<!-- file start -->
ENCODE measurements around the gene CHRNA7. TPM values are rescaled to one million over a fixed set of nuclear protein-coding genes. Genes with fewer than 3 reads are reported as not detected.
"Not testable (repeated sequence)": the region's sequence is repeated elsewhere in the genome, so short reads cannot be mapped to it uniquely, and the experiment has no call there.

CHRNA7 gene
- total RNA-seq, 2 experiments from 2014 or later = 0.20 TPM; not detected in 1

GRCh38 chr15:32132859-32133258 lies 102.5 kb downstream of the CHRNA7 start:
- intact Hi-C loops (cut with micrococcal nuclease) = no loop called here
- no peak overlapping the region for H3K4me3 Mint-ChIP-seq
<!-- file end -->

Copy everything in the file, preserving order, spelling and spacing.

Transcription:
ENCODE measurements around the gene CHRNA7. TPM values are rescaled to one million over a fixed set of nuclear protein-coding genes. Genes with fewer than 3 reads are reported as not detected.
"Not testable (repeated sequence)": the region's sequence is repeated elsewhere in the genome, so short reads cannot be mapped to it uniquely, and the experiment has no call there.

CHRNA7 gene
- total RNA-seq, 2 experiments from 2014 or later = 0.20 TPM; not detected in 1

GRCh38 chr15:32132859-32133258 lies 102.5 kb downstream of the CHRNA7 start:
- intact Hi-C loops (cut with micrococcal nuclease) = no loop called here
- no peak overlapping the region for H3K4me3 Mint-ChIP-seq